TortsProf Blog

Editor: Christopher J. Robinette
Widener Commonwealth Law School

Tuesday, February 23, 2010

Critiques of Markel's "How Should Punitive Damages Work"

PENNumbra, the on-line companion of the University of Pennsylvania Law Review, has published two responses to Professor Dan Markel's latest article on his retributive damages theory, "How Should Punitive Damages Work?"

David S. Owen (University of South Carolina) addresses Markel's theory in "Aggravating Punitive Damages" (pdf).  The abstract provides:

In Aggravating Punitive Damages, Professor David Owen applauds much of Professor Markel’s vision of how punitive damages law should operate, such as using a “clear and convincing” standard of proof for this quasi-criminal remedy. While acknowledging that Markel’s public law insights illuminate a host of perplexities, including many nettlesome issues under the due process umbrella that now cabins punitive damage awards, Owen questions Markel’s bold proposal to redirect the retributive focus of this hybrid remedy away from victims of aggravated wrongdoing to the public at large—such as shifting retributive damage awards from victims to the public. Owen argues that, most fundamentally, punitive damages are best viewed as a form of robust, retributive restitution for victims of flagrant wrongdoing and that this peculiar remedy should remain firmly rooted where it began and presently resides—in private law.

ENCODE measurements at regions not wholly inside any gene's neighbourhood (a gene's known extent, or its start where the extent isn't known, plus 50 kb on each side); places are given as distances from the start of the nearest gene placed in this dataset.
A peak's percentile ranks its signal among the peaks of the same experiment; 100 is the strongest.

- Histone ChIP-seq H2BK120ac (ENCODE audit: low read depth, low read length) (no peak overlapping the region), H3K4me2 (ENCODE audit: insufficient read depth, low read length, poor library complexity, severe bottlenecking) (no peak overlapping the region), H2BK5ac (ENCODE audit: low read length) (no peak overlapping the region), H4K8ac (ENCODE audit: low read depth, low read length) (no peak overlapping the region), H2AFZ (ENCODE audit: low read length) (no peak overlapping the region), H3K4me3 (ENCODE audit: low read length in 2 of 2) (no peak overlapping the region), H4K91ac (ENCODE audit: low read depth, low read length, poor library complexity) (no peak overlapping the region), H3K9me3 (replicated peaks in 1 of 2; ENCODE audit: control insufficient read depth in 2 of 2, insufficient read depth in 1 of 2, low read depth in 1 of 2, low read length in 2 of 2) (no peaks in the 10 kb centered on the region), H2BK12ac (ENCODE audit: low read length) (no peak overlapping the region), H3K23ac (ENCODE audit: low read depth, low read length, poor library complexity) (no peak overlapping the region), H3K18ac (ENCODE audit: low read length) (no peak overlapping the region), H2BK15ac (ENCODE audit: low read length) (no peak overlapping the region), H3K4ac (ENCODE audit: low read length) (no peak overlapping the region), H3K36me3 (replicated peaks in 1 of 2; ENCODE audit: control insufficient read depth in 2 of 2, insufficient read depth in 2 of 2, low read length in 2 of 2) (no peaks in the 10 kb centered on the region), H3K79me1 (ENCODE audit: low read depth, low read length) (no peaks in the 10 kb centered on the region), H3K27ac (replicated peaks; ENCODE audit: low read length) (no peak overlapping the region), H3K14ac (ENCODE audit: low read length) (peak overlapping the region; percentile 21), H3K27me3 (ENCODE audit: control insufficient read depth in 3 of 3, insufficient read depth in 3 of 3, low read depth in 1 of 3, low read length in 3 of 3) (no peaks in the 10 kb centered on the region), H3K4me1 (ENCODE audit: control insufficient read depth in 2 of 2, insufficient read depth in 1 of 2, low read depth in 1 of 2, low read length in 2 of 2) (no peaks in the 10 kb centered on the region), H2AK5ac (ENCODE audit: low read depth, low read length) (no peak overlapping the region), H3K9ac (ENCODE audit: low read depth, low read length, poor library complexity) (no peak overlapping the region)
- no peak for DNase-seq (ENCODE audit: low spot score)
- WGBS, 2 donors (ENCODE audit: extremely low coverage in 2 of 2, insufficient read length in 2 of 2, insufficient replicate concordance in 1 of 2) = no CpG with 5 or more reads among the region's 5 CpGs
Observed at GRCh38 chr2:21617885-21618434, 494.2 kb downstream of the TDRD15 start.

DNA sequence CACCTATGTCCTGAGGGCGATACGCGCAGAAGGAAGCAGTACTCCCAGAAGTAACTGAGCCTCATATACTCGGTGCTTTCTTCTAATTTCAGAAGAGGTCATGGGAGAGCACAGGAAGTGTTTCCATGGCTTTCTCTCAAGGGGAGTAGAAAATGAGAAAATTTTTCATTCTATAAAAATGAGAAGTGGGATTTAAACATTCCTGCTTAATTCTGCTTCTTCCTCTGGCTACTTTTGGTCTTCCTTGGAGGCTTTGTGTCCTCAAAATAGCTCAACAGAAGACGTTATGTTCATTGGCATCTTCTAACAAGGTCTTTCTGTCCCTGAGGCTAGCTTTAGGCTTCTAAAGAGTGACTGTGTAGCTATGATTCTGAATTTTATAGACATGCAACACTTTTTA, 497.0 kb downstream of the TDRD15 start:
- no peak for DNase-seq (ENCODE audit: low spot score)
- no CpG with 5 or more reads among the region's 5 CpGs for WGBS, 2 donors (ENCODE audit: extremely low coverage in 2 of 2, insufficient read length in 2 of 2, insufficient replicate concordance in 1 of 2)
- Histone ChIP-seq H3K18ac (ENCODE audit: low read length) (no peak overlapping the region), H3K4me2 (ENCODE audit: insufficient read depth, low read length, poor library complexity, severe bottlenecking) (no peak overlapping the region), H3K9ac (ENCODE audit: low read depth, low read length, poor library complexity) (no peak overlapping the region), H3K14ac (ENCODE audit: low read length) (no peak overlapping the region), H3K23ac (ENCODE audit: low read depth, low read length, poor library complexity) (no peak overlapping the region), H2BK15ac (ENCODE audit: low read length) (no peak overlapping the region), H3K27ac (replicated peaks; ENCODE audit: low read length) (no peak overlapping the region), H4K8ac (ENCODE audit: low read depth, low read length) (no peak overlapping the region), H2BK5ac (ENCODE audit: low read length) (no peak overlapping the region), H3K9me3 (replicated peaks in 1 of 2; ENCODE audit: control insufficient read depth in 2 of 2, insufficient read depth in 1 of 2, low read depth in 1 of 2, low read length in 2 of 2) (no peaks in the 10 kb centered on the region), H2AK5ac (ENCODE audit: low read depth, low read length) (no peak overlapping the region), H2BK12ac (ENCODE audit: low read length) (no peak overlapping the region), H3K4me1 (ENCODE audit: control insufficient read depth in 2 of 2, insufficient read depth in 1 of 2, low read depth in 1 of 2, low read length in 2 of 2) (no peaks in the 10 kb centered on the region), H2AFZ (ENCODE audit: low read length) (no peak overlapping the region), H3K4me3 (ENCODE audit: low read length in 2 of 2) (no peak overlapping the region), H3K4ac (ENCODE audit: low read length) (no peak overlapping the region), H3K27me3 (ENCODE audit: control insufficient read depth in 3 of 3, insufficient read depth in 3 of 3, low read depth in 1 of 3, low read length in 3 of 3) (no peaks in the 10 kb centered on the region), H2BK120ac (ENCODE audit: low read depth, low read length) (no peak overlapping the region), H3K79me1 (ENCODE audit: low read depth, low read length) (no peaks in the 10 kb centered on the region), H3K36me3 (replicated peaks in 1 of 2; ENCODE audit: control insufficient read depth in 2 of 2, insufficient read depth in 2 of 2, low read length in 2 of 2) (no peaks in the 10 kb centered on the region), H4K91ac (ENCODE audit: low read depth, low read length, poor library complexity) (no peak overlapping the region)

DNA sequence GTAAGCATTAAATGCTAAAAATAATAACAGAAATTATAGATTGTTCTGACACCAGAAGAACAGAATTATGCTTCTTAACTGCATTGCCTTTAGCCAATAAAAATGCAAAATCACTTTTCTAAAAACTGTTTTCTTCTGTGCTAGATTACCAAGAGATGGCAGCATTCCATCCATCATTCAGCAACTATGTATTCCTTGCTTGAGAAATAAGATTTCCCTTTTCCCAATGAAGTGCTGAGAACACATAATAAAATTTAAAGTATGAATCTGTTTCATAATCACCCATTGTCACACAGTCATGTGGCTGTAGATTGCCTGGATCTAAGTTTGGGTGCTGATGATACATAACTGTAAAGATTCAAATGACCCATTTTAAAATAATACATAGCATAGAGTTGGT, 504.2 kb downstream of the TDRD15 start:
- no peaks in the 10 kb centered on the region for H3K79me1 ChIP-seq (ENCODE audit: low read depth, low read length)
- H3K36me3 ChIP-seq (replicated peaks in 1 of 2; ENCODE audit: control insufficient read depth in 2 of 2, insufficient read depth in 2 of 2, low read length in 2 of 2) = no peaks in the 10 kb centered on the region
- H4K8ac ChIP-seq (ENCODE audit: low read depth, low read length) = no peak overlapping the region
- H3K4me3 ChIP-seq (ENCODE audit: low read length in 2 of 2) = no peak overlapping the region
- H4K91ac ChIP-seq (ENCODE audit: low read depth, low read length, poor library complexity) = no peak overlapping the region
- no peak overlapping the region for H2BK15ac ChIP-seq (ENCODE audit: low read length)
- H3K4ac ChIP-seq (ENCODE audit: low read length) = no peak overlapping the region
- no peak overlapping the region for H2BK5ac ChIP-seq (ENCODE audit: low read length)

Michael I. Krauss (George Mason) also reviews Markel's article in "'Retributive Damages' and the Death of Private Ordering." (pdf)  The abstract provides:

In “Retributive Damages” and the Death of Private Ordering, Professor Michael Krauss explores the implications of Markel’s retributive damages for the private ordering/public ordering divide. Relying on Aristotle’s conception of corrective justice and eighteenth-century common law, Krauss makes the philosophical and historical case for the proper, limited role of punitive damages. He argues that punitive damages are only legitimate where used to close loopholes in conventional tort law remedies—e.g., as compensation for moral offenses. Accordingly, he contends that the retributive use of punitive damages is a pollution of tort law by public ordering principles. Finally, even for those who accept the theoretical premise of retributive damages, Krauss identifies several potential problems with Markel’s scheme—theoretical, practical, and constitutional.


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